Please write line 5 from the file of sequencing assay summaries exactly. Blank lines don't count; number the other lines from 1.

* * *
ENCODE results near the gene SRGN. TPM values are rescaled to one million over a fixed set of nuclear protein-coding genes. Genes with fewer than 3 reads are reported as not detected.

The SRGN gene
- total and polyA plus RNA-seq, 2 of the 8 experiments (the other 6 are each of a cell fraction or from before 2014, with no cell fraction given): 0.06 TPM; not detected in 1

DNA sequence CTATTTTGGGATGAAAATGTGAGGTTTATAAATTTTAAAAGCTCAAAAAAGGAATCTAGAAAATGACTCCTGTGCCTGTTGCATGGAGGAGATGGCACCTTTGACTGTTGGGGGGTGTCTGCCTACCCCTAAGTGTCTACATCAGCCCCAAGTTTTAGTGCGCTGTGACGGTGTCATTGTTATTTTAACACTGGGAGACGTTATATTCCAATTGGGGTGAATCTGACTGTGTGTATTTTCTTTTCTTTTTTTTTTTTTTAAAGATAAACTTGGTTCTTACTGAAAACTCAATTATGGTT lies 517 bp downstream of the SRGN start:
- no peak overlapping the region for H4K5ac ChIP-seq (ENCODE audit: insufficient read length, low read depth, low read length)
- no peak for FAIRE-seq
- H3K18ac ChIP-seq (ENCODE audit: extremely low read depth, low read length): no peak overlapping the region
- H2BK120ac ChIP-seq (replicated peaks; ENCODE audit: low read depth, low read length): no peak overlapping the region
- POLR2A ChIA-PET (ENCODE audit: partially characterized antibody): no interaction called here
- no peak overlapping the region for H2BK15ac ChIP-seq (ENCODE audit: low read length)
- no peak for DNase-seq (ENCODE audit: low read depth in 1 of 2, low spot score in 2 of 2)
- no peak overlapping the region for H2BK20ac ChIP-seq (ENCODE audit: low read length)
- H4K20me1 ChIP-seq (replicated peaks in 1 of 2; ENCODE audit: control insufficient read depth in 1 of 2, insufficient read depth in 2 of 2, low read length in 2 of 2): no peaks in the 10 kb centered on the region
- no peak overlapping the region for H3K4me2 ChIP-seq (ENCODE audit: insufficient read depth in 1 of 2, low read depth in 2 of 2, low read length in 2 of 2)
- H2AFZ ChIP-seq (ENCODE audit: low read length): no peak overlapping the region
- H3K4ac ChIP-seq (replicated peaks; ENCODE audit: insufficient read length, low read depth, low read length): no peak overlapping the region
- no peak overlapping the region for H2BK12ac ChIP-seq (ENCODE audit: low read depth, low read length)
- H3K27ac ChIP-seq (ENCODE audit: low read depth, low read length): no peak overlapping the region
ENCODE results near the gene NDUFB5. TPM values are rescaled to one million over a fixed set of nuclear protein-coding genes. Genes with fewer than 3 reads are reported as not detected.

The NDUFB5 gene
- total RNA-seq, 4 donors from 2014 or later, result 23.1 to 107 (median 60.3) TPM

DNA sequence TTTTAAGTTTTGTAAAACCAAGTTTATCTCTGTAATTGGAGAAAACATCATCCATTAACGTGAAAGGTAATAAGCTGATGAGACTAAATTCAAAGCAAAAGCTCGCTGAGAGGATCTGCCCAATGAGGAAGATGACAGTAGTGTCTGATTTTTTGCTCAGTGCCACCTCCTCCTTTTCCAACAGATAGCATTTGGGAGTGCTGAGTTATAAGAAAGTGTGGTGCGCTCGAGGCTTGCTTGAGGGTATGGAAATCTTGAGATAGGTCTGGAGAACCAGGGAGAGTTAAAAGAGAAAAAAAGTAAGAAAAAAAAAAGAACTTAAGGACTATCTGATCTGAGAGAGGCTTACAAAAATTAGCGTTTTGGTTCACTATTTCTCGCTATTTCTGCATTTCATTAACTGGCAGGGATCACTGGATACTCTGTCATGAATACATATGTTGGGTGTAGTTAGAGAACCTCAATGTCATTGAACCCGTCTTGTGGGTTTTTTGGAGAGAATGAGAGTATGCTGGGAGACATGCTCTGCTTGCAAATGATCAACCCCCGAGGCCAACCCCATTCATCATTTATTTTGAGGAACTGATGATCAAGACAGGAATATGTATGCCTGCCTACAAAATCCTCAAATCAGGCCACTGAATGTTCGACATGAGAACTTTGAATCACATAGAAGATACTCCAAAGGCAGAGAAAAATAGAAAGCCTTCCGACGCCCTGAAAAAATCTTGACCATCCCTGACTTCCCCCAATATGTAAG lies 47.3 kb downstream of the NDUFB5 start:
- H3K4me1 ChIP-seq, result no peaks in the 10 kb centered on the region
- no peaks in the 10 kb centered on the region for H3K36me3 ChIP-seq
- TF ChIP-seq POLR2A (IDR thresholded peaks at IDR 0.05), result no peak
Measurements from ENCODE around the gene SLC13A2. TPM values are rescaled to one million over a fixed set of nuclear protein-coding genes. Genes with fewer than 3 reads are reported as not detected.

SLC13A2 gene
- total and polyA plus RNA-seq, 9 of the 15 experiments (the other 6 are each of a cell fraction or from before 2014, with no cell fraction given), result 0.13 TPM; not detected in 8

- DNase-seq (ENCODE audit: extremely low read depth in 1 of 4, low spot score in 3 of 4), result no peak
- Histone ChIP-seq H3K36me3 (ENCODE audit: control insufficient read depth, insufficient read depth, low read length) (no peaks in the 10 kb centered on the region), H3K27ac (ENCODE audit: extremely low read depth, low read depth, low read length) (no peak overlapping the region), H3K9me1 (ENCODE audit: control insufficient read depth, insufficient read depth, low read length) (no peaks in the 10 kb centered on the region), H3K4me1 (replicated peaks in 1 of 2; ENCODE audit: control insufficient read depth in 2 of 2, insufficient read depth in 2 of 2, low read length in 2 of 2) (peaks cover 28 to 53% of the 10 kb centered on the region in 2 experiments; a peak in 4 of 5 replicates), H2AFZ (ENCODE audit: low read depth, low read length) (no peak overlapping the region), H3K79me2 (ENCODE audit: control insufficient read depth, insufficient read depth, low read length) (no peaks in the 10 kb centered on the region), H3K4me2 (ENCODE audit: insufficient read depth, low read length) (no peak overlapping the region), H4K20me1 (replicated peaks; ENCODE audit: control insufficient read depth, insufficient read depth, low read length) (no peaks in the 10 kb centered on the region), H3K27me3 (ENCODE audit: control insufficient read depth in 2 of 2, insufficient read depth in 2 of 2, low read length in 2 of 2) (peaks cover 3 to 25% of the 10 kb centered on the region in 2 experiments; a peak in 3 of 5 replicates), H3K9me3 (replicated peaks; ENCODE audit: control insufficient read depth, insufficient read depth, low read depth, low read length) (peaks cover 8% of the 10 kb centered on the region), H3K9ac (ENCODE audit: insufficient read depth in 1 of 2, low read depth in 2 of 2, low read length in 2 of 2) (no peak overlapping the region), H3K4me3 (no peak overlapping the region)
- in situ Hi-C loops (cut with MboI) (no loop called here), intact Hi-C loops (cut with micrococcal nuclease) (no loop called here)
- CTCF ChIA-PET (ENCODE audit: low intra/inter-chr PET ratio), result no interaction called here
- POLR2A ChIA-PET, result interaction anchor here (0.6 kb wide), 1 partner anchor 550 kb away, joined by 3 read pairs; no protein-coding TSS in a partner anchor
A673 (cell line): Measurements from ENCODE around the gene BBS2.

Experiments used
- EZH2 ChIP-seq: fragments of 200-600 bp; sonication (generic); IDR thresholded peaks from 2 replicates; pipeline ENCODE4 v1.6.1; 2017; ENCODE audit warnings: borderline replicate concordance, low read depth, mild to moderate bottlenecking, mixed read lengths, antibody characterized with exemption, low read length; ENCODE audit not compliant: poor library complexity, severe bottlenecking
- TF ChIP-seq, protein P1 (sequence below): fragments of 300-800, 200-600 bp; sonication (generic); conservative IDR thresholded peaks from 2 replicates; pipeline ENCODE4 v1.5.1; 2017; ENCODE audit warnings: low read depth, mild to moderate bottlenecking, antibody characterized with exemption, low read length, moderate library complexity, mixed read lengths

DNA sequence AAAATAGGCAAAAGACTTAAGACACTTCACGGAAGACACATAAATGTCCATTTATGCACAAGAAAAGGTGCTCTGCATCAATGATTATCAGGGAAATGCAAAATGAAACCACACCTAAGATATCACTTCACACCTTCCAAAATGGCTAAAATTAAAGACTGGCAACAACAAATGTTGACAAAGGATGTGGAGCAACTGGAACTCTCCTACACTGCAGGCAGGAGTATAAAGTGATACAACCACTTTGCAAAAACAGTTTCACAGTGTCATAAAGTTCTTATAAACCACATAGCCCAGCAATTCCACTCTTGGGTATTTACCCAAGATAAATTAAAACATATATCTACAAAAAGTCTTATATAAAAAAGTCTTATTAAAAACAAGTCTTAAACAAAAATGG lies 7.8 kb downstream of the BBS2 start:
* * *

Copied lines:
- no peak overlapping the region for H4K5ac ChIP-seq (ENCODE audit: insufficient read length, low read depth, low read length)